A study by the University of Washington has found that 45% of pregnant women with COVID-19 had high levels of obesity.
The study was conducted on 240 pregnant women in various clinics and hospitals in Washington and presented at the virtual 51st Union Conference on Lung Health, which ends on Saturday.
Professor Kristina Adams Waldorf from the University of Washington says they are concerned because obesity has been identified as a significant risk factor for more severe disease in pregnant women who develop influenza.
“We found a prevalence of 45% in the 240 patients compared to an overall prevalence in Washington State of 28%. In our study, 70% of our patients were symptomatic. In conclusion, we are concerned that obesity represents a significant risk factor for enhanced disease in pregnant patients with COVID-19.”
Pregnant women and COVID-19
In March, Professor of Vaccinology at the Wits University Shabir Madhi said there was not enough evidence to suggest that pregnant women were more prone to contracting COVID-19.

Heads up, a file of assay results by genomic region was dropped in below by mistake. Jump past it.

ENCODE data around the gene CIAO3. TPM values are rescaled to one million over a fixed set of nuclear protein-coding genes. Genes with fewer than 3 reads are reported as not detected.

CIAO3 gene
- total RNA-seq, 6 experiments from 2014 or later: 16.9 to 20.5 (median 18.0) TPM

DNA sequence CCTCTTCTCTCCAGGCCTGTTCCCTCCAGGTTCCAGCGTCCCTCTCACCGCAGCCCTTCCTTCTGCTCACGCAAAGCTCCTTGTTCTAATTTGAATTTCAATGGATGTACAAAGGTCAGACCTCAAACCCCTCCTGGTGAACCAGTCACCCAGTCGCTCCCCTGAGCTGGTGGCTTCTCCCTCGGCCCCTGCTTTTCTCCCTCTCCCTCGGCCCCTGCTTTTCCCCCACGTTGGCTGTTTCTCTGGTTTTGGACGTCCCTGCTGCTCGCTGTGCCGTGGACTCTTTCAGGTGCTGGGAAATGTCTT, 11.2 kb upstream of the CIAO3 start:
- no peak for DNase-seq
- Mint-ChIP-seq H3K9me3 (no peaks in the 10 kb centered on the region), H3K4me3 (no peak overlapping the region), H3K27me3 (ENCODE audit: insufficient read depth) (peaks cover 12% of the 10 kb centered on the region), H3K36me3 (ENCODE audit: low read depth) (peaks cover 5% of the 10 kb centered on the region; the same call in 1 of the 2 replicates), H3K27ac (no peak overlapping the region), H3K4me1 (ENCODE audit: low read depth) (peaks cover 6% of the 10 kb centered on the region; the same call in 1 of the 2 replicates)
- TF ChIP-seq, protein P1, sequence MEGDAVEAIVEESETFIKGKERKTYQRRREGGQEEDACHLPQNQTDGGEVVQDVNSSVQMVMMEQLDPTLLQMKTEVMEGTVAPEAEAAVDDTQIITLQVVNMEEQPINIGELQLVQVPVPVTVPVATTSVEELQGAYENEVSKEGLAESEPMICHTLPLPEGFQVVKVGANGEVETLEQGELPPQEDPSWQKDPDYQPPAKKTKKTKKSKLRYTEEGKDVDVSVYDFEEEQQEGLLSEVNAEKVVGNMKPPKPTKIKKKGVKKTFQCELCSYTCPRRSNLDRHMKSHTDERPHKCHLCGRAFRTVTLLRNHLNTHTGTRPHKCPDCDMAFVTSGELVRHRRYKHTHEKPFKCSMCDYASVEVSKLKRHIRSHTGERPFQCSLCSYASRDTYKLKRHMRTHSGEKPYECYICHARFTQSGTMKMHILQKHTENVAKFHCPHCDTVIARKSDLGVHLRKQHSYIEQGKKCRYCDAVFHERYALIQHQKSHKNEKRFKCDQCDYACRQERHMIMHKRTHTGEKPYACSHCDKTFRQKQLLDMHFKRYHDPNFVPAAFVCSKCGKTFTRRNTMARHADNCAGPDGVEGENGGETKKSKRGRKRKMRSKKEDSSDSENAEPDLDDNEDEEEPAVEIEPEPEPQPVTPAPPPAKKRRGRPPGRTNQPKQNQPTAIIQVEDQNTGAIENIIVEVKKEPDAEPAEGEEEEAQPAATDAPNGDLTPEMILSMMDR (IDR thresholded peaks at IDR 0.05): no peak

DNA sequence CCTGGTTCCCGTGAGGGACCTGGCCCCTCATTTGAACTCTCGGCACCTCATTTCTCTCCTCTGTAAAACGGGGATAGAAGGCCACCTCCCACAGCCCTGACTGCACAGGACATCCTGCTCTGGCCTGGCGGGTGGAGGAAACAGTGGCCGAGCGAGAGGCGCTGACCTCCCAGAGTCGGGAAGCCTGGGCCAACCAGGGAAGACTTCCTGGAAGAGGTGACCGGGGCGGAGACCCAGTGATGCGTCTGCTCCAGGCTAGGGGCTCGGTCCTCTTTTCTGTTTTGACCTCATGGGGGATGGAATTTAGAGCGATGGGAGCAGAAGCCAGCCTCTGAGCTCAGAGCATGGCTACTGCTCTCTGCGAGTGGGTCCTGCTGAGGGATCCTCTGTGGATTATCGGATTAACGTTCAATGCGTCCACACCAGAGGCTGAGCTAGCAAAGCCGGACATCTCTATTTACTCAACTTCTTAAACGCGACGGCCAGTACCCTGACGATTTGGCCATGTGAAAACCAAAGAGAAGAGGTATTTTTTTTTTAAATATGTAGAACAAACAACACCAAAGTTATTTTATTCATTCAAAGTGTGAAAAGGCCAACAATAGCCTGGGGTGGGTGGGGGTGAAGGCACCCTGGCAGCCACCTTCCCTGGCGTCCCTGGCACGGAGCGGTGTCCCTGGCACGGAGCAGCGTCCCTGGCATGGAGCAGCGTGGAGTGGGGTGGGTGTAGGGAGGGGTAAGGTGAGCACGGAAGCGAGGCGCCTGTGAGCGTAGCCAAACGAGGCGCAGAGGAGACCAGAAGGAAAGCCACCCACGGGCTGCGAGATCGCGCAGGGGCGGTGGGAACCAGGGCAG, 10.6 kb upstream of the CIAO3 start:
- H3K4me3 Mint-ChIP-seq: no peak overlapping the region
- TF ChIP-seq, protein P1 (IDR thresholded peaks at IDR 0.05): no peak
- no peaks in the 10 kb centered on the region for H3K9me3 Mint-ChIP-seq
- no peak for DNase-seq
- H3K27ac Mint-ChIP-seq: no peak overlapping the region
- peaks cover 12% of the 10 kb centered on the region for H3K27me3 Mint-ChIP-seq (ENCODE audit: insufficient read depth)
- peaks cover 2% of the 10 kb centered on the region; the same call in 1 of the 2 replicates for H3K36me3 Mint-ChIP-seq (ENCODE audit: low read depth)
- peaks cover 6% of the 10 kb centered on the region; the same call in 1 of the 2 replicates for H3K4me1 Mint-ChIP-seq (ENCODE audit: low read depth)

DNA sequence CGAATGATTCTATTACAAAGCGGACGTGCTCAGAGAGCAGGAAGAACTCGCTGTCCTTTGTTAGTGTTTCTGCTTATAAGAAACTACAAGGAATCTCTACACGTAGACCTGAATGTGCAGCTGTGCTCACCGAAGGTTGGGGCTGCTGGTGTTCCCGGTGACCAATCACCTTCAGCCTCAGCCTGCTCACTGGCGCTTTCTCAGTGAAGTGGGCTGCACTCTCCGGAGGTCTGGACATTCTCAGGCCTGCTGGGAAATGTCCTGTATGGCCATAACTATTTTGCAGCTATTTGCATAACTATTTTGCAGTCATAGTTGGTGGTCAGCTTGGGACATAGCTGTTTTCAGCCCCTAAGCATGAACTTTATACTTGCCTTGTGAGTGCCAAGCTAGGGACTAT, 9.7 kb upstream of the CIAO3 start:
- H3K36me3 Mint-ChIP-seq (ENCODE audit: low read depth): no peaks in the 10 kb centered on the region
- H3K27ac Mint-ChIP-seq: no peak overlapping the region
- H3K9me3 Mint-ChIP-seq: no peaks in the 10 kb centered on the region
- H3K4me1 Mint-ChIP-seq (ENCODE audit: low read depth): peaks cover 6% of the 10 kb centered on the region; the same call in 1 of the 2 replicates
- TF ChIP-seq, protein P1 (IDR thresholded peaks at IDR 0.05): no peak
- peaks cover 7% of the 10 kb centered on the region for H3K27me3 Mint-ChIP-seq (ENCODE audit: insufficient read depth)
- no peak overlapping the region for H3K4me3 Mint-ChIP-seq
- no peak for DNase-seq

Madhi says chances of infection are the same for everyone whether you are pregnant, are a child or an adult.
He says the important question is whether pregnant women who become infected are more likely to end up developing severe disease from coronavirus or not.
“If you are living with an individual who is infected with coronavirus, your risk of being infected is 68%. If you are in an area where coronavirus is circulating in the community your risk of being infected is roughly at about 1%. Right now there isn’t any evidence to indicate that pregnancy is a risk factor for severe disease from the coronavirus but with that being said there is concern that the number of pregnant women that have been infected is not high enough to make firm conclusions on that front,” he says.
Madhi is encouraging pregnant women to get the normal flu vaccine to protect themselves from getting influenza during the COVID-19 outbreak.
Pregnancy during COVID-19 pandemic: